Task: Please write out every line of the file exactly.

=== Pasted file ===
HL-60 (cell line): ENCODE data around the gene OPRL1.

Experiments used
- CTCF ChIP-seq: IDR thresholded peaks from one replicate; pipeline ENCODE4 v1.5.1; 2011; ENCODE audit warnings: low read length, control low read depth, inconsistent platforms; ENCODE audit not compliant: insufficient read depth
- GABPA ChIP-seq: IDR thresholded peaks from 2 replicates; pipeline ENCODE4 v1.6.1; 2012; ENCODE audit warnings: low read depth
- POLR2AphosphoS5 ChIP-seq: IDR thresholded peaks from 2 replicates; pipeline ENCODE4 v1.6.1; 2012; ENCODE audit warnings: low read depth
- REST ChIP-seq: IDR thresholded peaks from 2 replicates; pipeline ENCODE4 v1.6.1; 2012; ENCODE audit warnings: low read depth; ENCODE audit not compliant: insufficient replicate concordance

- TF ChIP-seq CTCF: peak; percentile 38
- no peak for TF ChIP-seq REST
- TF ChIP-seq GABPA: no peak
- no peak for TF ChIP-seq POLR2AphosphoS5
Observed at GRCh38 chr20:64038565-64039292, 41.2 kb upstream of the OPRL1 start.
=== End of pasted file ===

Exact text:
HL-60 (cell line): ENCODE data around the gene OPRL1.

Experiments used
- CTCF ChIP-seq: IDR thresholded peaks from one replicate; pipeline ENCODE4 v1.5.1; 2011; ENCODE audit warnings: low read length, control low read depth, inconsistent platforms; ENCODE audit not compliant: insufficient read depth
- GABPA ChIP-seq: IDR thresholded peaks from 2 replicates; pipeline ENCODE4 v1.6.1; 2012; ENCODE audit warnings: low read depth
- POLR2AphosphoS5 ChIP-seq: IDR thresholded peaks from 2 replicates; pipeline ENCODE4 v1.6.1; 2012; ENCODE audit warnings: low read depth
- REST ChIP-seq: IDR thresholded peaks from 2 replicates; pipeline ENCODE4 v1.6.1; 2012; ENCODE audit warnings: low read depth; ENCODE audit not compliant: insufficient replicate concordance

- TF ChIP-seq CTCF: peak; percentile 38
- no peak for TF ChIP-seq REST
- TF ChIP-seq GABPA: no peak
- no peak for TF ChIP-seq POLR2AphosphoS5
Observed at GRCh38 chr20:64038565-64039292, 41.2 kb upstream of the OPRL1 start.